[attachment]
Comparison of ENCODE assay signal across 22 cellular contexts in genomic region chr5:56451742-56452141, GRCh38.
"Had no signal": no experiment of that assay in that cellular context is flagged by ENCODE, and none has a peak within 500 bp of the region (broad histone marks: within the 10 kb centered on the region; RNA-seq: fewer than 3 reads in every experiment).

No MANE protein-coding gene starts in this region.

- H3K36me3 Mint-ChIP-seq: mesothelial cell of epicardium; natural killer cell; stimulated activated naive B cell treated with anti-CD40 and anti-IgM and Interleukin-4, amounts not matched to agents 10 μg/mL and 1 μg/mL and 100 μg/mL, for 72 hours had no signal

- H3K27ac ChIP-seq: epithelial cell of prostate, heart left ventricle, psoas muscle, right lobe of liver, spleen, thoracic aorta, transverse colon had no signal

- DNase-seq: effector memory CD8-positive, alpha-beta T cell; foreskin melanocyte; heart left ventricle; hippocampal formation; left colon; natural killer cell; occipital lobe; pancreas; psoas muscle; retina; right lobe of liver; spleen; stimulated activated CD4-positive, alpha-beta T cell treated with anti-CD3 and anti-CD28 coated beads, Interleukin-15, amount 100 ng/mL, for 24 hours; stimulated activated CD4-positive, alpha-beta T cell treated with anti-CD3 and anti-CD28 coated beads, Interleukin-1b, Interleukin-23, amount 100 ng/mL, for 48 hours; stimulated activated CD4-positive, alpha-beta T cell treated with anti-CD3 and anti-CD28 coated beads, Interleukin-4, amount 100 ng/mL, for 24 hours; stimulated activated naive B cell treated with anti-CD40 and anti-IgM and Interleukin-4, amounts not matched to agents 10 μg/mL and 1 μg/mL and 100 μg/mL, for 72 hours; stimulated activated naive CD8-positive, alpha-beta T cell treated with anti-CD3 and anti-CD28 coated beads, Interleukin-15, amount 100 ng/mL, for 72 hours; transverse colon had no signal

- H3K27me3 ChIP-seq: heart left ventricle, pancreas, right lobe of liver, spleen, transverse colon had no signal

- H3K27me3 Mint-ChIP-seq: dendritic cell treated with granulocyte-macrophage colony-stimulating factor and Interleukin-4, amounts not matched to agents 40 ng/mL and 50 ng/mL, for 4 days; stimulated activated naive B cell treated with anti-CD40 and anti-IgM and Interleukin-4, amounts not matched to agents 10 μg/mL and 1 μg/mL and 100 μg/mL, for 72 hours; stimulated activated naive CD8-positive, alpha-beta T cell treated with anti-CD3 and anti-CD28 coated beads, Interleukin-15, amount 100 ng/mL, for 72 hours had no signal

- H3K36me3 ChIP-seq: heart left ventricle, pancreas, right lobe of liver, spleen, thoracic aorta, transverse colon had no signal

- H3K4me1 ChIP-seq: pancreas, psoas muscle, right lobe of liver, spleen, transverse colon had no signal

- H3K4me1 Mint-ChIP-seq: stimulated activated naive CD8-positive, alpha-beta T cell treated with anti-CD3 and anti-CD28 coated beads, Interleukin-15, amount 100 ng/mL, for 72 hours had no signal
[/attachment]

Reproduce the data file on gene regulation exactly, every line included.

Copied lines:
Comparison of ENCODE assay signal across 22 cellular contexts in genomic region chr5:56451742-56452141, GRCh38.
"Had no signal": no experiment of that assay in that cellular context is flagged by ENCODE, and none has a peak within 500 bp of the region (broad histone marks: within the 10 kb centered on the region; RNA-seq: fewer than 3 reads in every experiment).

No MANE protein-coding gene starts in this region.

- H3K36me3 Mint-ChIP-seq: mesothelial cell of epicardium; natural killer cell; stimulated activated naive B cell treated with anti-CD40 and anti-IgM and Interleukin-4, amounts not matched to agents 10 μg/mL and 1 μg/mL and 100 μg/mL, for 72 hours had no signal

- H3K27ac ChIP-seq: epithelial cell of prostate, heart left ventricle, psoas muscle, right lobe of liver, spleen, thoracic aorta, transverse colon had no signal

- DNase-seq: effector memory CD8-positive, alpha-beta T cell; foreskin melanocyte; heart left ventricle; hippocampal formation; left colon; natural killer cell; occipital lobe; pancreas; psoas muscle; retina; right lobe of liver; spleen; stimulated activated CD4-positive, alpha-beta T cell treated with anti-CD3 and anti-CD28 coated beads, Interleukin-15, amount 100 ng/mL, for 24 hours; stimulated activated CD4-positive, alpha-beta T cell treated with anti-CD3 and anti-CD28 coated beads, Interleukin-1b, Interleukin-23, amount 100 ng/mL, for 48 hours; stimulated activated CD4-positive, alpha-beta T cell treated with anti-CD3 and anti-CD28 coated beads, Interleukin-4, amount 100 ng/mL, for 24 hours; stimulated activated naive B cell treated with anti-CD40 and anti-IgM and Interleukin-4, amounts not matched to agents 10 μg/mL and 1 μg/mL and 100 μg/mL, for 72 hours; stimulated activated naive CD8-positive, alpha-beta T cell treated with anti-CD3 and anti-CD28 coated beads, Interleukin-15, amount 100 ng/mL, for 72 hours; transverse colon had no signal

- H3K27me3 ChIP-seq: heart left ventricle, pancreas, right lobe of liver, spleen, transverse colon had no signal

- H3K27me3 Mint-ChIP-seq: dendritic cell treated with granulocyte-macrophage colony-stimulating factor and Interleukin-4, amounts not matched to agents 40 ng/mL and 50 ng/mL, for 4 days; stimulated activated naive B cell treated with anti-CD40 and anti-IgM and Interleukin-4, amounts not matched to agents 10 μg/mL and 1 μg/mL and 100 μg/mL, for 72 hours; stimulated activated naive CD8-positive, alpha-beta T cell treated with anti-CD3 and anti-CD28 coated beads, Interleukin-15, amount 100 ng/mL, for 72 hours had no signal

- H3K36me3 ChIP-seq: heart left ventricle, pancreas, right lobe of liver, spleen, thoracic aorta, transverse colon had no signal

- H3K4me1 ChIP-seq: pancreas, psoas muscle, right lobe of liver, spleen, transverse colon had no signal

- H3K4me1 Mint-ChIP-seq: stimulated activated naive CD8-positive, alpha-beta T cell treated with anti-CD3 and anti-CD28 coated beads, Interleukin-15, amount 100 ng/mL, for 72 hours had no signal